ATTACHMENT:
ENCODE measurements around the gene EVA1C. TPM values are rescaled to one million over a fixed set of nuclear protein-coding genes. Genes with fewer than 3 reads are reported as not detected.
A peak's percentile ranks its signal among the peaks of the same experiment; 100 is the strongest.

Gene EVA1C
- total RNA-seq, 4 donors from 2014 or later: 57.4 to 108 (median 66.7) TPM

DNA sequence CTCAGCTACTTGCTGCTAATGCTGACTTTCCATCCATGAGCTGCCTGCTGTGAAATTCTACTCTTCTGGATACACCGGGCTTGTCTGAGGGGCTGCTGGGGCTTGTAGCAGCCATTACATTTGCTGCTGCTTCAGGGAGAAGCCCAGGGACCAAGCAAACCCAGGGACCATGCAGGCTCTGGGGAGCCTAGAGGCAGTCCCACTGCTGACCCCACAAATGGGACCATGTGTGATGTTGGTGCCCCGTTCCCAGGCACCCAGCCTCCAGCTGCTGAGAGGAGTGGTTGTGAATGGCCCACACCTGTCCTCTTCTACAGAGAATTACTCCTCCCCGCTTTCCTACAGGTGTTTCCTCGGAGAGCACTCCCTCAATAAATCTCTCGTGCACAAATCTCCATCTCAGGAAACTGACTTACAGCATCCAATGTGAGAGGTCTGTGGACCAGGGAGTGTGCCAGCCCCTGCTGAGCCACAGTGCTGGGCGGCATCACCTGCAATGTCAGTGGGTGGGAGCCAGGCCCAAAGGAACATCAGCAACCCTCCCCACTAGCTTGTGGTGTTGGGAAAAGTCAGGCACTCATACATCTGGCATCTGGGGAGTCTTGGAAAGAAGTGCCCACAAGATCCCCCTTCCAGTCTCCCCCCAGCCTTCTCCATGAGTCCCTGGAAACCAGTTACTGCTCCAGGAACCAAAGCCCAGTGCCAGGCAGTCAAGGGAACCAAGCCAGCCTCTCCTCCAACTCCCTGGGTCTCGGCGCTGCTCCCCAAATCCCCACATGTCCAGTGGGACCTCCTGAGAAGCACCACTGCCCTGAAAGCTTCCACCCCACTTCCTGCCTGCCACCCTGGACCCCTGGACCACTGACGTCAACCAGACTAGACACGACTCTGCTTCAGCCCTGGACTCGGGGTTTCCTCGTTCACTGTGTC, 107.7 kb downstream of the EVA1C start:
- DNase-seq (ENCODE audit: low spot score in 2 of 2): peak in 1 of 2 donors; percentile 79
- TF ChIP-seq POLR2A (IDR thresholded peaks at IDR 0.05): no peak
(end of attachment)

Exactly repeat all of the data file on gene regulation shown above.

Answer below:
ENCODE measurements around the gene EVA1C. TPM values are rescaled to one million over a fixed set of nuclear protein-coding genes. Genes with fewer than 3 reads are reported as not detected.
A peak's percentile ranks its signal among the peaks of the same experiment; 100 is the strongest.

Gene EVA1C
- total RNA-seq, 4 donors from 2014 or later: 57.4 to 108 (median 66.7) TPM

DNA sequence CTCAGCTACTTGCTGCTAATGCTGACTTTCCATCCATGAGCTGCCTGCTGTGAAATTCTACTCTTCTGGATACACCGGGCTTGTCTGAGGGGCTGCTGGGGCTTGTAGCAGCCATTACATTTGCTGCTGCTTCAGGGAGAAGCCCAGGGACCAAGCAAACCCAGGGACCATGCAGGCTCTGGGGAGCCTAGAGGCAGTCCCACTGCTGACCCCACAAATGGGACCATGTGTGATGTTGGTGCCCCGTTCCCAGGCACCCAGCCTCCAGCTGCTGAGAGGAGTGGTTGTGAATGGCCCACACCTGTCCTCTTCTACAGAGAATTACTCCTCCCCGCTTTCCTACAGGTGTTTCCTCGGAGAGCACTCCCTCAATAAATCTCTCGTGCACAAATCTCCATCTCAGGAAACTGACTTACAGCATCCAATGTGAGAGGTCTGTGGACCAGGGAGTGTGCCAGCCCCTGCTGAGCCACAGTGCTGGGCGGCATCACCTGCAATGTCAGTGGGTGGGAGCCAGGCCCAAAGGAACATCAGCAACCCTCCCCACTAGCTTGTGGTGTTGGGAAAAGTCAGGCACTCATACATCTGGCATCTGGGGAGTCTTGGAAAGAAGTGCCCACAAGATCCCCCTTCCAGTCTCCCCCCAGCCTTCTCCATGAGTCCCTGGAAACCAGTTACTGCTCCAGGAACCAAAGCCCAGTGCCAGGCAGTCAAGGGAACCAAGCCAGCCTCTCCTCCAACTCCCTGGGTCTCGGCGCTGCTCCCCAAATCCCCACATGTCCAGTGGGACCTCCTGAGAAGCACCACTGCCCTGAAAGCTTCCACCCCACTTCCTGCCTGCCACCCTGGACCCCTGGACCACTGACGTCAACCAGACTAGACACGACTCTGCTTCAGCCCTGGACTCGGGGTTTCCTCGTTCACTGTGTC, 107.7 kb downstream of the EVA1C start:
- DNase-seq (ENCODE audit: low spot score in 2 of 2): peak in 1 of 2 donors; percentile 79
- TF ChIP-seq POLR2A (IDR thresholded peaks at IDR 0.05): no peak